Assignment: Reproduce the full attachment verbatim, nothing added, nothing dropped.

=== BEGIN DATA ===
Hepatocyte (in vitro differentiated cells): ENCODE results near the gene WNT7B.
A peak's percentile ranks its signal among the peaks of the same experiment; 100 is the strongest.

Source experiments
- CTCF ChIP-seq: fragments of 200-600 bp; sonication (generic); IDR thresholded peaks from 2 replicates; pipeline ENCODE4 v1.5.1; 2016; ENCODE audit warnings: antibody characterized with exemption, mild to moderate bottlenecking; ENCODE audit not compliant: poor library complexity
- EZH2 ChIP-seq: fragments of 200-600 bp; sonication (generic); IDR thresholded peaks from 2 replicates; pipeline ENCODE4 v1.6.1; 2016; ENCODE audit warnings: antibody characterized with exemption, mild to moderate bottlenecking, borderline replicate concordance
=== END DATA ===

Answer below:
Hepatocyte (in vitro differentiated cells): ENCODE results near the gene WNT7B.
A peak's percentile ranks its signal among the peaks of the same experiment; 100 is the strongest.

Source experiments
- CTCF ChIP-seq: fragments of 200-600 bp; sonication (generic); IDR thresholded peaks from 2 replicates; pipeline ENCODE4 v1.5.1; 2016; ENCODE audit warnings: antibody characterized with exemption, mild to moderate bottlenecking; ENCODE audit not compliant: poor library complexity
- EZH2 ChIP-seq: fragments of 200-600 bp; sonication (generic); IDR thresholded peaks from 2 replicates; pipeline ENCODE4 v1.6.1; 2016; ENCODE audit warnings: antibody characterized with exemption, mild to moderate bottlenecking, borderline replicate concordance